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Above the utilities in Figure 1.1 is the block labeled User Programs. It is at this level where a computer becomes specialized to perform a task to solve a user's problem. Given a task that needs to be performed, a programmer can design and code a program to perform that task using the text editors, compilers, debuggers, etc. The program so written may make use of operating system facilities, for example to do I/O to interact with the program user. It is at this level that the examples, exercises and problems in this text will be written.
However, not everyone who uses a computer is a programmer or desires to be a programmer. As well, if every time a new task was presented to be programmed, one had to start from scratch with a new program, the utility and ease of using the computers would be reduced. These days packages of predefined software, or Applications, are available from many vendors in the industry. Highly functional word processors, desktop publishing packages, spread sheet and data base programs and, yes, games are readily available for computer users as well as programmers. In fact, perhaps most computer users these days access their machines exclusively through these application programs.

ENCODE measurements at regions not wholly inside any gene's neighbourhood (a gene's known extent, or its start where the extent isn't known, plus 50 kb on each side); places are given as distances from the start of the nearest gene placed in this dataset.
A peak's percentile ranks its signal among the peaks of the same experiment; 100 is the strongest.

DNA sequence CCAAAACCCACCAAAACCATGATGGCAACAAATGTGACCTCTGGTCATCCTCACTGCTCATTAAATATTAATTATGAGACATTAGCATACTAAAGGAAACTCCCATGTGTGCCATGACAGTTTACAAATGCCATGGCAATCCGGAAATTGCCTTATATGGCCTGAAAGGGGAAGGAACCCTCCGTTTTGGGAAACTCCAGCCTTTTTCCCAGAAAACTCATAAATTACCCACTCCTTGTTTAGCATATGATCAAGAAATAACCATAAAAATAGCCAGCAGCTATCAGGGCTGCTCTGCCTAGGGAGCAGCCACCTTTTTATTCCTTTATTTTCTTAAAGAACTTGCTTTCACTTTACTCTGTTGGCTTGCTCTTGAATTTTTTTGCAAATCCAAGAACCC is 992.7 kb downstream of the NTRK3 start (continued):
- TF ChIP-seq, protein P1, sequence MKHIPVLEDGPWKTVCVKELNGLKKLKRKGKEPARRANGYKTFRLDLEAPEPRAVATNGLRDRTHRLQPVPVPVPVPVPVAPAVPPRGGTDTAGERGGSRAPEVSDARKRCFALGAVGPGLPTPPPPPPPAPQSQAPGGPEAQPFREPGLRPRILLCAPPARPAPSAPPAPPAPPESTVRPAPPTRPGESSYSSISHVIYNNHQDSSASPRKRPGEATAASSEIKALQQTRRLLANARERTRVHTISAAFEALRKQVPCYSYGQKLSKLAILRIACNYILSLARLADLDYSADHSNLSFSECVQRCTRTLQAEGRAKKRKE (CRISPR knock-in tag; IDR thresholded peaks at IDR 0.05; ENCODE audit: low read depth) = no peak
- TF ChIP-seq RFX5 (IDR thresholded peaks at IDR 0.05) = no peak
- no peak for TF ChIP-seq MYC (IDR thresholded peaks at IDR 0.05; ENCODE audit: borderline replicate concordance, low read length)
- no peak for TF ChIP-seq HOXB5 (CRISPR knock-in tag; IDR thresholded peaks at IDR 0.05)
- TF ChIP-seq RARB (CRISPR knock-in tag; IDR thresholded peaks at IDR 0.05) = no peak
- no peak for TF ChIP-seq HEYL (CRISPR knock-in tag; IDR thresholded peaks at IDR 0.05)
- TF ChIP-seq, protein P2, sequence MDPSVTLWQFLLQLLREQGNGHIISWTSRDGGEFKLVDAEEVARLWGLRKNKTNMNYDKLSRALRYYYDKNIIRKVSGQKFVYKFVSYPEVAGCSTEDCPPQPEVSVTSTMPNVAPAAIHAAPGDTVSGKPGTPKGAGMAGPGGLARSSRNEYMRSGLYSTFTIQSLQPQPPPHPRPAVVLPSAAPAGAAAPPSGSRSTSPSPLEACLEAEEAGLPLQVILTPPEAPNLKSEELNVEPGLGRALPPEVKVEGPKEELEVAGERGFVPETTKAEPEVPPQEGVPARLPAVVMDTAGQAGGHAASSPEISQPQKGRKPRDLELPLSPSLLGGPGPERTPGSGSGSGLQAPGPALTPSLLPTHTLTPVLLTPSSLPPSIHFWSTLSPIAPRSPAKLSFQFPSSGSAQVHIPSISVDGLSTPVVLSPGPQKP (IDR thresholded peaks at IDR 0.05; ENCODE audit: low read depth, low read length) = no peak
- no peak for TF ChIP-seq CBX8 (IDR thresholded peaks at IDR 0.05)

A computer system is typically purchased with an operating system, a variety of utilities (such as compilers for high level languages and text editors) and application programs. Without the layers of software in modern computers, computer systems would not be as useful and popular as they are today. While the complexity of these underlying layers has increased greatly in recent years, the net effect has been to make computers easier for people to use.
In the remainder of this Chapter we will take a more detailed look at how data and programs are represented within the machine. We finally discuss the design of programs and their coding in the C language before beginning a detailed description in Chapter .